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Can you believe this?

Think. Write. Lead.
Can you believe this?
By Diego Pineda • Issue #8 • View online
How’s your week going, my friend? I hope it’s freaking awesome. Welcome again to Think.Write.Lead. If you have a topic that you’d like me to cover, send me a note. I’d love to hear from you!

One prerequisite to write like a thought leader is binge-watch Netflix.
Or read the Harry Potter series.
Or any other work of fiction.
You see, thought leaders are master storytellers.
And if you want to be a great storyteller, you have to read and watch great stories. 
Popcorn, anyone?
Popcorn, anyone?
Reading novels or watching series on Netflix doesn’t have to be a waste of time like many people tend to say.
I watch a lot of movies and TV shows and always draw lessons from them to become better at my craft.
For instance, if I’m at the movies, and all of the sudden I get distracted or bored, I ask myself why.
What is going on with the story that made me lose interest? After a few seconds, I can tell that there is a problem with the pace, the motivation of the character or maybe the plot is not credible.
Now, if the story is airtight, I probably won’t notice, because I’ll be captivated from beginning to end. In that case, I’ll ask myself later, what were the elements that made the story work well for me?
Let me give you an example.
I love MCU movies. They’re just fun to watch and there’s a lot of details and connections between the different films to keep you curious.
But when I was watching the Eternals recently, I found myself getting bored in the middle of it. Something wasn’t clicking.
Here was this immortal gal called Sersi, who’d been on earth for 7,000 years or so, but living in a tiny flat in London with a shitty job at a museum. I mean, if you’d been around for that long, it makes more sense that you’ve accumulated a lot of wealth and land, and be your own boss, not a mid-level employee. And besides, she had not even discovered her full powers after so long and was clueless about love and relationships. 
Eternals is the lowest ranked MCU movie, according to Rotten Tomatoes.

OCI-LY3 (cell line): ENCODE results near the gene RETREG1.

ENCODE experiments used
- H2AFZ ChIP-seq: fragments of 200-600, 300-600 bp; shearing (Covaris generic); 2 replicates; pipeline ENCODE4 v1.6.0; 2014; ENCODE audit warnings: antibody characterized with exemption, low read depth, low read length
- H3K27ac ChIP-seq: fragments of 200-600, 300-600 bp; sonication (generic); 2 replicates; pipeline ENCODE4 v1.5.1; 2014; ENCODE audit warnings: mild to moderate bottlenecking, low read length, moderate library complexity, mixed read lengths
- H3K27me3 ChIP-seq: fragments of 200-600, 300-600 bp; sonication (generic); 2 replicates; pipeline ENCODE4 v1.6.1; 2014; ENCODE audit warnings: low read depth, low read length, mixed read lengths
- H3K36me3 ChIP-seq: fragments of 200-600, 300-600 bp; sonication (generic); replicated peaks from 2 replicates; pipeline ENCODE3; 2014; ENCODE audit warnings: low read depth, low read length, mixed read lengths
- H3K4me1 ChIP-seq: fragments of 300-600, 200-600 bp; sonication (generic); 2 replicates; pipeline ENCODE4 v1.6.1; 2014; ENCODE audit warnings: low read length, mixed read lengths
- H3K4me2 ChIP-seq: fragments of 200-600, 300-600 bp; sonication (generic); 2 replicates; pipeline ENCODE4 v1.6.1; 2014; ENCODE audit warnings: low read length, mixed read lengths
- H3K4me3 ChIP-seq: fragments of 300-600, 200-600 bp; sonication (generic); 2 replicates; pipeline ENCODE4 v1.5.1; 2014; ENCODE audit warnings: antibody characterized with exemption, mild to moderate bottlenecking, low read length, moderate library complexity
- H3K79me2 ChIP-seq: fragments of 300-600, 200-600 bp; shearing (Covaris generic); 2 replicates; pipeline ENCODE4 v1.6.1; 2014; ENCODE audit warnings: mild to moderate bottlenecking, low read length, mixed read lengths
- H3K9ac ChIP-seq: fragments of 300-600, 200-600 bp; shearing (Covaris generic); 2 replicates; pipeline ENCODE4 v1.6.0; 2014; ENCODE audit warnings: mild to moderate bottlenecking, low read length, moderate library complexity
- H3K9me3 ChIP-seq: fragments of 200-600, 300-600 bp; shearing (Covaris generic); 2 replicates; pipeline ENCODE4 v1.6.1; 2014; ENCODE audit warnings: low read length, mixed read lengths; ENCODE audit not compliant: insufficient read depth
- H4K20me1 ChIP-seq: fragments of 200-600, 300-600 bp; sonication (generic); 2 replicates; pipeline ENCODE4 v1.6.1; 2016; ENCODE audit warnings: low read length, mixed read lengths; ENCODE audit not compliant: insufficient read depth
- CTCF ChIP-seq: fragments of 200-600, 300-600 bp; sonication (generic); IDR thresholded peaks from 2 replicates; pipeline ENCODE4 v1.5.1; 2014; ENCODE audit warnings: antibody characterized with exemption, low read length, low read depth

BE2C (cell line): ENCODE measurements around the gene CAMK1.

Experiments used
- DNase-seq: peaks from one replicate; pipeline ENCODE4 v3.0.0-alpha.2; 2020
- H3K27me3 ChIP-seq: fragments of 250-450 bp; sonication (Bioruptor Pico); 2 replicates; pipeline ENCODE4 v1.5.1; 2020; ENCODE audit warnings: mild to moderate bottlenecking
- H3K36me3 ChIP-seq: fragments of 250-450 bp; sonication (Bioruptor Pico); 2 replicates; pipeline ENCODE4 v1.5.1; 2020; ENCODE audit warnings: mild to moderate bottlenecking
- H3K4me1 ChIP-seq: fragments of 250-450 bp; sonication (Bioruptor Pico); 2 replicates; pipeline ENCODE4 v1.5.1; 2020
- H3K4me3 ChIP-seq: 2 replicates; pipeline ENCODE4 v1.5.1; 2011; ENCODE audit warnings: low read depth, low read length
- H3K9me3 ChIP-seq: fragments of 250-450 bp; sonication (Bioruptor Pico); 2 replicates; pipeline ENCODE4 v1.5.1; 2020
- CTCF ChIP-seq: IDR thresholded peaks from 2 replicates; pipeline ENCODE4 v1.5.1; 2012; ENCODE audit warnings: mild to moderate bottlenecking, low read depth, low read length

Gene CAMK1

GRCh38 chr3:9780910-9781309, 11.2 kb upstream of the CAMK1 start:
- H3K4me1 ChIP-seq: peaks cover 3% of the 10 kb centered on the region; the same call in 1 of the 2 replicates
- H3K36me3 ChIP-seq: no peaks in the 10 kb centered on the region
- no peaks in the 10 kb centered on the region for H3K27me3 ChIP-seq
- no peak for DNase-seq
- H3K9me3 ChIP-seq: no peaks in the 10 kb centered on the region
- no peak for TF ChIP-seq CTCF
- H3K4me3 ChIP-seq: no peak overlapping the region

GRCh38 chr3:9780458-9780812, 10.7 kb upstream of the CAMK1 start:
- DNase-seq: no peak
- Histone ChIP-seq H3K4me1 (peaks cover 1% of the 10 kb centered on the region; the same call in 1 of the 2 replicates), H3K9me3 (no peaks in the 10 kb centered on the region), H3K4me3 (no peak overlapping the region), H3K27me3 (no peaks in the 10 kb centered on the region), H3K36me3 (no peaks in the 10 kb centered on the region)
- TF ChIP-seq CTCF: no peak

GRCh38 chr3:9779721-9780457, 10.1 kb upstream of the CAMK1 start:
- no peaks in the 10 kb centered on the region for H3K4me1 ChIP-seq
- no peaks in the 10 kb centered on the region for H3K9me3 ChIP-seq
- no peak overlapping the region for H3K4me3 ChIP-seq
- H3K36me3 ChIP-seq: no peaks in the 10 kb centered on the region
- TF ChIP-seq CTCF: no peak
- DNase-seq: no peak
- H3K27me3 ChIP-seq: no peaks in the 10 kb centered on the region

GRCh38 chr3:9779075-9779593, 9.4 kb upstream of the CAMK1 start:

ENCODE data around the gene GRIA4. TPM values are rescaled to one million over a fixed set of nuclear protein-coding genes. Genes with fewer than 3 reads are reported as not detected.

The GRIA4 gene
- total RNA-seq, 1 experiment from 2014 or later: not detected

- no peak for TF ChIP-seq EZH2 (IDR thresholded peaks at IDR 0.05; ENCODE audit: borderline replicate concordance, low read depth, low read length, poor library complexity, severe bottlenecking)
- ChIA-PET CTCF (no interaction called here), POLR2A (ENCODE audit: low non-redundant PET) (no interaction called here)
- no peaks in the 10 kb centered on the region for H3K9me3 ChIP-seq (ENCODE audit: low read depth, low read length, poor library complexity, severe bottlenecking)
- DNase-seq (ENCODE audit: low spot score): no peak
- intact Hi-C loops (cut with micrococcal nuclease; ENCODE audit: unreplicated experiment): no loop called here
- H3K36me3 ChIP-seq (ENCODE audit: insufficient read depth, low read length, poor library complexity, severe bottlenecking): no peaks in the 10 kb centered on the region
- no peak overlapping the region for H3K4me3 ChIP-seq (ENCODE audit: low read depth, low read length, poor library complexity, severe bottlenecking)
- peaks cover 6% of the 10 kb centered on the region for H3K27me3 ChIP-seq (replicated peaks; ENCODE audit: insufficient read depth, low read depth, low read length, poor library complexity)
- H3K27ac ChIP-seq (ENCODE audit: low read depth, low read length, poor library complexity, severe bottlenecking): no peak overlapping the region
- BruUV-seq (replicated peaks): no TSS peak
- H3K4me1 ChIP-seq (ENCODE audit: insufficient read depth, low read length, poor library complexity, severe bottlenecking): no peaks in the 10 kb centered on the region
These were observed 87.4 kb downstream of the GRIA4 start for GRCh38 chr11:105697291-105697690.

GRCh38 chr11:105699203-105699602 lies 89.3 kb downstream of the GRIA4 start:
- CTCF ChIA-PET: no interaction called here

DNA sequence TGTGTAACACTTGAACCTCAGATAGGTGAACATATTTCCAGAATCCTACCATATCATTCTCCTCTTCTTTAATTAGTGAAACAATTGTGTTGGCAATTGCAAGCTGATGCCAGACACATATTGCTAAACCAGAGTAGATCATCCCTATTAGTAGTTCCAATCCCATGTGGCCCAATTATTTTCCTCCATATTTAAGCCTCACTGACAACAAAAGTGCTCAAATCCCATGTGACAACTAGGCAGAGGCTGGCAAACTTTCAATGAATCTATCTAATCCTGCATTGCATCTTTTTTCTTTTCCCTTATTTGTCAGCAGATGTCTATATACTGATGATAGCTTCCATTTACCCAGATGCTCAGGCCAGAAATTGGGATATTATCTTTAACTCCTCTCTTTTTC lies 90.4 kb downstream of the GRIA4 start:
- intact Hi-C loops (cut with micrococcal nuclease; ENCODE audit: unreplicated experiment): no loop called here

Eternals is the lowest ranked MCU movie, according to Rotten Tomatoes.
I didn’t make that whole analysis during the movie, but my mind did know something was off, and the suspension of disbelief was broken.
Suspension of disbelief is what you do when enjoying a work of fiction. You temporarily allow yourself to believe something that isn’t true, like superheroes or monsters roaming around, for the story to make sense.
We suspend disbelief when watching science fiction or fantasy. We accept that the characters are in a universe with different rules to ours. But the plot still has to be credible within that universe, there must be some logic to it.
And this brings me to the point I want to make in this issue:
Your writing, whether stories or information, should be credible.
Here are three things that will hurt your credibility:
  1. Calling yourself a thought leader or an expert when you are just starting out, when you have a small following and barely any testimonials.
  2. Overpromising results and not being able to deliver.
  3. Giving your opinions and not backing them up with data or case studies.
Are you ready to turn this around and build your credibility? Let’s do it.
Every time you are writing something, ask yourself:
  • Am I backing up my claims with proof and data? Or am I just expressing my opinions?
  • Do I have the background and expertise to talk about this topic? If not, am I quoting someone that does?
  • Will people feel it was worth that they stopped scrolling to read my post or invested 10 minutes reading my blog or newsletter? Or will they regret it?
  • Am I adding value with practical tips, and inspiring and clear calls to action?
  • Am I providing helpful resources, tools and systems that my readers will appreciate?
  • Am I answering questions with new insights and thought leadership?
  • Am I telling engaging stories or am I being boring?
  • Review 3 recent pieces of writing and ask the questions above. Rewrite as necessary.
  • For your next article or post, make sure to back up your claims with research data, stats, case studies or a quote from a recognized expert. Make it a habit for anything you write.
  • Check out your landing pages and promotional copy. How can you rewrite them to make them more credible? Do you need more testimonials or talk about your results a bit more?
Leadership is influence.
And when you lack credibility, you lose influence.
So here’s the thing: you have to lead both with great storytelling and data.
Because data convinces the logical mind of what you are saying, but it’s not enough to make people take action.
Action is taken when people are moved emotionally. That’s where stories come in – they inspire action.
So lead with emotion and lead with intelligence.
Tell fantastic emotional stories that people will believe.
P.S. I’m thinking about creating a short course on storytelling principles for nonfiction writers. What do you think? Would you be interested? Reply to this email and let me know.
Did you enjoy this issue?
Diego Pineda

Write like a thought leader: tight, sexy, and elegant copy that stirs emotions and changes minds.

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